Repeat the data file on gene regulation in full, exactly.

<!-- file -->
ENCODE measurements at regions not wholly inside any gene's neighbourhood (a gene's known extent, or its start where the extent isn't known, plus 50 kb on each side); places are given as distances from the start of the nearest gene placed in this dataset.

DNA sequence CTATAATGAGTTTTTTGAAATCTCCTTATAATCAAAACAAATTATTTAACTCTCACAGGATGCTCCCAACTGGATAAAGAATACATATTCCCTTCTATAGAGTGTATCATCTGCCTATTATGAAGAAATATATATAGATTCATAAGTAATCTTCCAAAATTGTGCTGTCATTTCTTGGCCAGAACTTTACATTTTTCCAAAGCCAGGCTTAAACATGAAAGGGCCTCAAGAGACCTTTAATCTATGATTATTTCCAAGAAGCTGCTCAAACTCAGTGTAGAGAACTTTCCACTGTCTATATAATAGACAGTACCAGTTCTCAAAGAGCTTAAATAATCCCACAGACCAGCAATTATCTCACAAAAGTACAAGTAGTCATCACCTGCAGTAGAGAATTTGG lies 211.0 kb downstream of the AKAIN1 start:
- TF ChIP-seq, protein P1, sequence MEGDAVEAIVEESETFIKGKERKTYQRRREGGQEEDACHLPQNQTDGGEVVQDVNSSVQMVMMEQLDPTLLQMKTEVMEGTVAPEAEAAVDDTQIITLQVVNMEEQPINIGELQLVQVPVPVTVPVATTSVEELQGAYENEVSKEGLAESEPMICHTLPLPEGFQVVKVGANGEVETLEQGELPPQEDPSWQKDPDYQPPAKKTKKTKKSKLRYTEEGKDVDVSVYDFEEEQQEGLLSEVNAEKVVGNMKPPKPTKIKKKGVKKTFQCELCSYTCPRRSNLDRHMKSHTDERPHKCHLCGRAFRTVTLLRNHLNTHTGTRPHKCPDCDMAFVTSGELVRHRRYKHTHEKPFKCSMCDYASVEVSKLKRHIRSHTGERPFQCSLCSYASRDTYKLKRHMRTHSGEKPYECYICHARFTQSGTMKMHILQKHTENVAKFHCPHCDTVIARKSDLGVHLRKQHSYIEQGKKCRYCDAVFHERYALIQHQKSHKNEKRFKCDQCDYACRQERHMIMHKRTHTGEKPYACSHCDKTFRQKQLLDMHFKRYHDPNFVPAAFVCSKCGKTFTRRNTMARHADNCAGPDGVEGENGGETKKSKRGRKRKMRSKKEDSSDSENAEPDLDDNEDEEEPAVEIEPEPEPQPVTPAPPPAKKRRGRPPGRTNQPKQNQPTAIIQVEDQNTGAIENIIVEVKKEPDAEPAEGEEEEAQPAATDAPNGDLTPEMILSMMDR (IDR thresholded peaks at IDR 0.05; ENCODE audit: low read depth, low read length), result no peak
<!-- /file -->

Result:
ENCODE measurements at regions not wholly inside any gene's neighbourhood (a gene's known extent, or its start where the extent isn't known, plus 50 kb on each side); places are given as distances from the start of the nearest gene placed in this dataset.

DNA sequence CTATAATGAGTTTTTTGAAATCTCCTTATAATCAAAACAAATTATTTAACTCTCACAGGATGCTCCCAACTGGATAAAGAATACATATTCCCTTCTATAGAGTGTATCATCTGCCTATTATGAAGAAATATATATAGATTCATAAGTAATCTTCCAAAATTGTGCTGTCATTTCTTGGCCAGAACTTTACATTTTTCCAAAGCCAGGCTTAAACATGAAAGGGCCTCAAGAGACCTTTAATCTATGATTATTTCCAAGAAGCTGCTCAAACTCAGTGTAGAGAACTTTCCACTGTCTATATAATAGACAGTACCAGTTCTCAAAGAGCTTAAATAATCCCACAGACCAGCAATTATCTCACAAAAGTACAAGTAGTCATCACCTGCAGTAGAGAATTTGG lies 211.0 kb downstream of the AKAIN1 start:
- TF ChIP-seq, protein P1, sequence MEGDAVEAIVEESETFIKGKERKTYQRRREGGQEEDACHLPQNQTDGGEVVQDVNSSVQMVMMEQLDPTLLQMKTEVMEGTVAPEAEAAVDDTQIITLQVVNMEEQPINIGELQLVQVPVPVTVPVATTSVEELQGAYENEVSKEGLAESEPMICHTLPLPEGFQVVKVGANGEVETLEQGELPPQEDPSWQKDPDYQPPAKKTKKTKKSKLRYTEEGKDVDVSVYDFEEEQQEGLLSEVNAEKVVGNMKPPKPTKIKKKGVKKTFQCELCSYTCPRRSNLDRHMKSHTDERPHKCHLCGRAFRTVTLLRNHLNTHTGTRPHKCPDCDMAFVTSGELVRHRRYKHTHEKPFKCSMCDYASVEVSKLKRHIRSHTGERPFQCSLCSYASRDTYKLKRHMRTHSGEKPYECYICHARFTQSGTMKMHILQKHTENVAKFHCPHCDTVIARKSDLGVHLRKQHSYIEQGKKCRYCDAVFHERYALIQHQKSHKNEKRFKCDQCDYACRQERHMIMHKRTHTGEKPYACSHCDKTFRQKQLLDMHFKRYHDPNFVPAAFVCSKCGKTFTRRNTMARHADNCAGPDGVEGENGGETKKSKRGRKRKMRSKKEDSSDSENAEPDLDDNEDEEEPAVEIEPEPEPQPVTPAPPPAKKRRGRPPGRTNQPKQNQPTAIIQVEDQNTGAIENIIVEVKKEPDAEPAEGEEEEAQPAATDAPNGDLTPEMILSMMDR (IDR thresholded peaks at IDR 0.05; ENCODE audit: low read depth, low read length), result no peak